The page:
Biden's same-sex marriage comment: Tactical move?

National Journal's Major Garrett on "CBS This Morning."
CBS This Morning

(CBS News) As the White House continues its delicate dance over President Obama's position on same-sex marriage, there's some speculation that Vice President Joe Biden's recent comments on the subject were no slip of the tongue.

"I believe it was entirely intentional," said National Journal congressional correspondent Major Garrett Wednesday on "CBS This Morning."

In an appearance on NBC's "Meet the Press" over the weekend, Biden said he was "entirely comfortable" with same-sex marriage - a position his boss has yet to formally espouse.

"I am absolutely comfortable with the fact that men marrying men, women marrying women, and heterosexual men and women marrying another are entitled to the same exact rights, all the civil rights, all the civil liberties," Biden said.

The comment immediately sparked renewed calls for Mr. Obama to clarify his position on same-sex marriage, a topic on which he's previously said he's "evolving."

The White House wouldn't bite, however, insisting on Monday that nothing has changed with respect to Mr. Obama's view on the matter.

"I don't have an update to provide you on the president's position. It is what it was," White House Press Secretary Jay Carney told reporters at the time.

Garrett argues the vice president's comments were an intentional strategy by the administration to tout its progress on gay rights and target presumptive Republican presidential nominee Mitt Romney as a flip-flopper on the issue without facing the political risks that would come with the president's stamp of approval on same-sex marriage.

"The president says he's evolving on gay marriage. You can't evolve. You're for it or against it," said Garrett. "The president is not there yet but with the vice president saying he's okay with it, [Education Secretary] Arnie Duncan saying he's okay, they are showing the progress."

Citing the repeal of "Don't Ask, Don't Tell," as well as the administration's decision not to defend the Defense of Marriage Act (DOMA), Garrett posits that Biden, in his remarks, is attempting to "emphasize and underline what they've done" so far.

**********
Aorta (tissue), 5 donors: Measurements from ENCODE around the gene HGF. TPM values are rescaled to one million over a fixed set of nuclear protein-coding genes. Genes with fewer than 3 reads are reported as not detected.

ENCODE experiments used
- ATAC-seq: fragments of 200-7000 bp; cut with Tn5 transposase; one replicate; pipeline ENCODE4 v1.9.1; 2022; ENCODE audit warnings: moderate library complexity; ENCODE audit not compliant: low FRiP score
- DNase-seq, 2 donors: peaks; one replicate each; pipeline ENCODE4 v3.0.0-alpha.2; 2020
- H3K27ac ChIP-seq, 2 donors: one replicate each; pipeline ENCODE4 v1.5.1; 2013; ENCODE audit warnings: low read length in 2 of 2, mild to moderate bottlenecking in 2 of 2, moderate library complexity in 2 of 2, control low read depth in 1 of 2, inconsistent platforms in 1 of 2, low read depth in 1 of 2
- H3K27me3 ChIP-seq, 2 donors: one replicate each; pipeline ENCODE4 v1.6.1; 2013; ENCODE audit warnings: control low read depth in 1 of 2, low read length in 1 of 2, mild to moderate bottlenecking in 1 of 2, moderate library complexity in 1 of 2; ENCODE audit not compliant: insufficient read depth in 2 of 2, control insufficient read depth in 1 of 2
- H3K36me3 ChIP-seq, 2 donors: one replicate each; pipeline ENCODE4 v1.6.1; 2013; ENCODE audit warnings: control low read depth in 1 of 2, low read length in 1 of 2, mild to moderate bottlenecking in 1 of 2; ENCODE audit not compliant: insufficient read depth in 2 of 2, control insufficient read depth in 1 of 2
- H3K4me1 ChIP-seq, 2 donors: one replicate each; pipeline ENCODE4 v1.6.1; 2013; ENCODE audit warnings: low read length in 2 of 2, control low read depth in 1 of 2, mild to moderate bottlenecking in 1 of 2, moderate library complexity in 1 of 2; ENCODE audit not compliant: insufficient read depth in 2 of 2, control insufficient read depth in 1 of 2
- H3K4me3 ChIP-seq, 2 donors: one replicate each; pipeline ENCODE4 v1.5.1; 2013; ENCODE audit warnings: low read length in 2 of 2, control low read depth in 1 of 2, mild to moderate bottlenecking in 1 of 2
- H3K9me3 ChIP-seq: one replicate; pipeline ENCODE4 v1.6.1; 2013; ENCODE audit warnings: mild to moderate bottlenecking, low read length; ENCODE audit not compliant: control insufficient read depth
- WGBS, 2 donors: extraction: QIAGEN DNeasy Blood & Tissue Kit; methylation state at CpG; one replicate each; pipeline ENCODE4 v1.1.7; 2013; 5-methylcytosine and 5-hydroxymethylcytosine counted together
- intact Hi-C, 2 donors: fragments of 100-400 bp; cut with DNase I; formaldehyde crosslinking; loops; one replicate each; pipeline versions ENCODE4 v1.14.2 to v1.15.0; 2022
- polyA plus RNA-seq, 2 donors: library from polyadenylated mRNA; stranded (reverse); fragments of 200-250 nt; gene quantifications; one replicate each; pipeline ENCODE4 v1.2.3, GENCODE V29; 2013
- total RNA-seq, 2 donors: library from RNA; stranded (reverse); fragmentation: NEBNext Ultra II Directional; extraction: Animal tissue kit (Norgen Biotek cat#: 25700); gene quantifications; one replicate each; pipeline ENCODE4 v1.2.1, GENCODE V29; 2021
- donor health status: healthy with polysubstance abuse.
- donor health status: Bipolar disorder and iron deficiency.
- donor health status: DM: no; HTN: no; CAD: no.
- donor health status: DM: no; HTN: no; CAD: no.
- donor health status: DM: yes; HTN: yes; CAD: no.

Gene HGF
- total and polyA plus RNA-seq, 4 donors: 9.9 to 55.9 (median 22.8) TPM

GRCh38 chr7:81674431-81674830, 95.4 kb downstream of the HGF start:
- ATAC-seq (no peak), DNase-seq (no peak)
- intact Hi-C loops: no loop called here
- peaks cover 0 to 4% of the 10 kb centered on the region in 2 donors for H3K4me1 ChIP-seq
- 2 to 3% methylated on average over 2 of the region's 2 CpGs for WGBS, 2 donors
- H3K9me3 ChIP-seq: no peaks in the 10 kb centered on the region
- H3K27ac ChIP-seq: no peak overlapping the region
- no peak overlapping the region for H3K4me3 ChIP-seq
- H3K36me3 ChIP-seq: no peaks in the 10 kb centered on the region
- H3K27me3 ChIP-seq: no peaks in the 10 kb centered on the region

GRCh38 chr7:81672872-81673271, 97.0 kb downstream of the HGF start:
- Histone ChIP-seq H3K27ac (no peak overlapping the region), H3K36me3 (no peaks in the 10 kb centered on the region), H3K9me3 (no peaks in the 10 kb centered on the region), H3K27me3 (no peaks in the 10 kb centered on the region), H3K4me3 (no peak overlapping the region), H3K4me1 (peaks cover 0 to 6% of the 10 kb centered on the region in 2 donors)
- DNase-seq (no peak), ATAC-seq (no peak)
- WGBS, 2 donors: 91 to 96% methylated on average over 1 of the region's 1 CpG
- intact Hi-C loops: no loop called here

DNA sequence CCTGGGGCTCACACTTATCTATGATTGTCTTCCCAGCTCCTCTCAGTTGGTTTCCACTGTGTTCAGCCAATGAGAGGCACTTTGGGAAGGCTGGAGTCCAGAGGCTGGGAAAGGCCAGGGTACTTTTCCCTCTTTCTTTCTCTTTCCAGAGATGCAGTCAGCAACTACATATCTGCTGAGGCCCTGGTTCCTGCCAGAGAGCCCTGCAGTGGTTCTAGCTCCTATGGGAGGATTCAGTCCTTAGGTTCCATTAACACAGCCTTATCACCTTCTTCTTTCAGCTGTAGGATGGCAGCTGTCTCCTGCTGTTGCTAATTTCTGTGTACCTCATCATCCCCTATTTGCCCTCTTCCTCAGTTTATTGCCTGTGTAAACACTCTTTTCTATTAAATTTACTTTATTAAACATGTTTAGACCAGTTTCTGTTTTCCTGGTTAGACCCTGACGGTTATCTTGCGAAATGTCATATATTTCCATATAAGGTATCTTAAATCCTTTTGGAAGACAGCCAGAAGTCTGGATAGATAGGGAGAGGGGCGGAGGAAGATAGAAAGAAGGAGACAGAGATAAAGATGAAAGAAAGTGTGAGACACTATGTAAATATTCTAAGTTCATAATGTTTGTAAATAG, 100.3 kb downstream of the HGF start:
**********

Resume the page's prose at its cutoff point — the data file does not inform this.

At the same time, the Obama campaign is targeting Romney for having allegedly regressed on gay rights. In a Tuesday statement, campaign spokesman Ben LaBolt touted the president's actions on gay rights while arguing that Romney "has moved backwards."

"The president has done more to advance gay rights than any other president - from securing hospital visitation and medical decision-making rights for gay partners, to repealing Don't Ask Don't Tell, to advancing equal rights and benefits for gays and lesbians," LaBolt said. "The country has moved forward since 1994, when Gov. Romney was supposedly an advocate on these issues, yet Gov. Romney has moved backwards. He would turn back the clock on all of the progress this President has made to advance equal rights."

Coming out himself in support of same-sex marriage, Garrett said, would be politically risky for the president.

"North Carolina underscores the political peril" of Mr. Obama himself coming out for gay marriage, Garrett says. On Tuesday, North Carolina voters passed a controversial amendment that will write a ban on same-sex marriage as well as civil unions for both gay and straight couples into the state Constitution.

By sending out surrogates like Biden instead, Garrett argues that the administration can continue to walk the line on a delicate issue.

"On the tactics, I still think it works - it's a net positive for the administration," Garrett said.